Addressing Harassment In the Workplace: Employers Need To Act Now

Matt Lauer. Charlie Rose. Kevin Spacey. For the past several months, it seems like there is a new high-profile sexual harassment report in the news every day. While most employers do not employ public figures of the stature of the aforementioned individuals, it does not mean the need for effective anti-harassment policies and engaging training should be any less than those who do. Thus, there is no better time than now for employers to conduct a quality-assurance review.

A common thread running through this recent wave of harassment allegations is the timing. Many of the accusers have indicated they did not come forward earlier out of a fear of negative career implications. In order to deal with these concerns, effective policies and creative training should contain sufficient information to assure employees who have been victims of sexual or other types of harassment in the workplace that they can safely report the issue or occurrence.

What can employers include in policies and training to quell employees’ fear of reporting sexual harassment? To start, employees should know to whom they can report harassment. Because the harasser may be a supervisor, policies and training should spell out various options for employees to make reports. This should include the human resources department or, for smaller employers, an administrative designee or designees. Employers should also consider notifying employees that there is an open door policy to report any form of harassment to any supervisory-level employee. This may allow employees to speak about the harassment with someone with whom they are more comfortable reporting it. In turn, all supervisors need to be trained on what to do when they receive reports of harassment. This may also include bypassing the chain of command if necessary depending on the situation.  The fact is that supervisory notice is organizational notice and it all requires action.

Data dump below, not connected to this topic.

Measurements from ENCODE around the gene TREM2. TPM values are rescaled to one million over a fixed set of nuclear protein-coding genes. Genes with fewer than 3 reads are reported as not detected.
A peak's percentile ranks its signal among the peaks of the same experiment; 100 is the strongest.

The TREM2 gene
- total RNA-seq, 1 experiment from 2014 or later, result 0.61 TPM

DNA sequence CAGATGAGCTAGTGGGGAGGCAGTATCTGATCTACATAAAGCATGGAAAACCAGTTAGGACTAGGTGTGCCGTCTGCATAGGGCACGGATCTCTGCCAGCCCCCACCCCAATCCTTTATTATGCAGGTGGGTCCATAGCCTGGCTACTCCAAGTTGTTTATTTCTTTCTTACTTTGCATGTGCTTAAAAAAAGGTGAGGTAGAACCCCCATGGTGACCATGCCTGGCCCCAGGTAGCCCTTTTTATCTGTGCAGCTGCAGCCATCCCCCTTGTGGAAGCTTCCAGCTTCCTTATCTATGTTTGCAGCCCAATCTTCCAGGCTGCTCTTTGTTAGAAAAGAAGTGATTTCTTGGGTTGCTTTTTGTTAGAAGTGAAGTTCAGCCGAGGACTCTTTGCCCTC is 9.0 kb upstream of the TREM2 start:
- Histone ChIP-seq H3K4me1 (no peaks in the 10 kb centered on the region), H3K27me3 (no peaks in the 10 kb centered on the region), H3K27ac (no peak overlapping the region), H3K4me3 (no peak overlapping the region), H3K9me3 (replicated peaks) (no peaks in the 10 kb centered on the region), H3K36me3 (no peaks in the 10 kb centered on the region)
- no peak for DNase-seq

What else should you do? Your policies and focused training should emphasize retaliation for a report of harassment is strictly prohibited. The reason for this is two-fold. First, it serves to provide an employee who has been a victim of harassment that she or he can report it without fear of reprisal. Second, it serves to deter other employees from taking any adverse action against the reporting employee or treating her or him differently post-report. The policy should be zero tolerance for retaliation and actions against those who violate the policy should be swift and deliberate.

One of the more hotly discussed issues today is confidentiality. At this juncture, from the reporting and investigative standpoint, confidentiality is essential to the extent possible. Employees should not fear their harassment report will become immediate office gossip. Thus, it should be clearly spelled out that the news of the harassment report will be kept on a need-to-know basis and all supervisors need to be trained accordingly, independent of the size of the organization.